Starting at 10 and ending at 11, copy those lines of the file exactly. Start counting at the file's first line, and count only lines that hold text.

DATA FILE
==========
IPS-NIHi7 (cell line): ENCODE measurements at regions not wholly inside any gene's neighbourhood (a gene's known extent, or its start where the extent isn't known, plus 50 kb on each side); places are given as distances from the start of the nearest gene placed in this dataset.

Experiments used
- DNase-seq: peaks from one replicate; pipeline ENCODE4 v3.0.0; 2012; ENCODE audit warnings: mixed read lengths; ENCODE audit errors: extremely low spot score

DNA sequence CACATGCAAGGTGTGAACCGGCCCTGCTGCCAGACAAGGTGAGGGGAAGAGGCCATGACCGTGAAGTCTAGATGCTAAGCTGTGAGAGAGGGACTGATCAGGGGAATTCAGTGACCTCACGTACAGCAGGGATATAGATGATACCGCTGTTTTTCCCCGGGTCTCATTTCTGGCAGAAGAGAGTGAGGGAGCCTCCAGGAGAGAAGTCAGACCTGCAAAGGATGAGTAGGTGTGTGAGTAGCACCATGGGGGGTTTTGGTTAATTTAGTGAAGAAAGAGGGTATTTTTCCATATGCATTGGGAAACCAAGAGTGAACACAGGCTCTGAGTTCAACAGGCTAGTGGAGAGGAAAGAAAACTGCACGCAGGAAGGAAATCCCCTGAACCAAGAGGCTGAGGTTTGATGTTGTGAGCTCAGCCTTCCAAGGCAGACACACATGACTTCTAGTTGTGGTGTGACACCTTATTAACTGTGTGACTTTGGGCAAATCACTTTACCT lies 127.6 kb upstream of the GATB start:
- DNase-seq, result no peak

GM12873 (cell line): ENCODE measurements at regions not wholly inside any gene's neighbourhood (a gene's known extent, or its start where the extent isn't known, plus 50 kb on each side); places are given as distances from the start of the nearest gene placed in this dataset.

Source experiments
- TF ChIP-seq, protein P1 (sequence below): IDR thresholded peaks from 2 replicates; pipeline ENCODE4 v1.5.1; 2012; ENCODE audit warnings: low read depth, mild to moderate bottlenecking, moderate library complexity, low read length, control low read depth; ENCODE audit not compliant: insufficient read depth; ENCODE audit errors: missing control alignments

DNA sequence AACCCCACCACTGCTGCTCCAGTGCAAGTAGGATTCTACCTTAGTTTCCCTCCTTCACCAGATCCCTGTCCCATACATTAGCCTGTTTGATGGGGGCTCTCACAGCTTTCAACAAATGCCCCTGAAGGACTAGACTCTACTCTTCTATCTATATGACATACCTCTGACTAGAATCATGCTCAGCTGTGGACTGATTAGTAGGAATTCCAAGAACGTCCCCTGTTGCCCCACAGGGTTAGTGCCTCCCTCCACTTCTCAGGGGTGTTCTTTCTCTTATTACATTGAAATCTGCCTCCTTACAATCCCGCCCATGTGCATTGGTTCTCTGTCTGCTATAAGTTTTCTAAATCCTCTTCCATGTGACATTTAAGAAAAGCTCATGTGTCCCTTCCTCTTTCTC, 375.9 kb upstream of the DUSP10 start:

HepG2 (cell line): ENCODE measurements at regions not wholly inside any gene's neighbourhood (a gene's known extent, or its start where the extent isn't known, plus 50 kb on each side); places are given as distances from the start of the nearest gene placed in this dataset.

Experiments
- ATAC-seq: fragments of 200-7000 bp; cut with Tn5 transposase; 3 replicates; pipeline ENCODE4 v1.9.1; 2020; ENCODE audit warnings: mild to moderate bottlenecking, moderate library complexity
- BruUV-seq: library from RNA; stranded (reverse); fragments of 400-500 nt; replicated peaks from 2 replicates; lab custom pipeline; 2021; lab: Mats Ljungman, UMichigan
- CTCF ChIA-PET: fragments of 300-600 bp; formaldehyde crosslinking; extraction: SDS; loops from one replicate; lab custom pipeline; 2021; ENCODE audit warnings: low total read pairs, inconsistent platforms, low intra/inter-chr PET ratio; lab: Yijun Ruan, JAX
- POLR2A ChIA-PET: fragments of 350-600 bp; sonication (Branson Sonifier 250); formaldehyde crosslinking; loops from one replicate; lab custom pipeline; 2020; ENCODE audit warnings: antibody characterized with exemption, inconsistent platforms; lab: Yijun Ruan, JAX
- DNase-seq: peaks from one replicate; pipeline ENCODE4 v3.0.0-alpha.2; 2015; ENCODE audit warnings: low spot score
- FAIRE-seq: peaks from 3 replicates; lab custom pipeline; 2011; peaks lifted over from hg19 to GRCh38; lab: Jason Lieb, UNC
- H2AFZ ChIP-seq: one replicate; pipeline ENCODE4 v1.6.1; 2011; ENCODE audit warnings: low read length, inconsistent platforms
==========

HepG2 (cell line): ENCODE measurements at regions not wholly inside any gene's neighbourhood (a gene's known extent, or its start where the extent isn't known, plus 50 kb on each side); places are given as distances from the start of the nearest gene placed in this dataset.

Experiments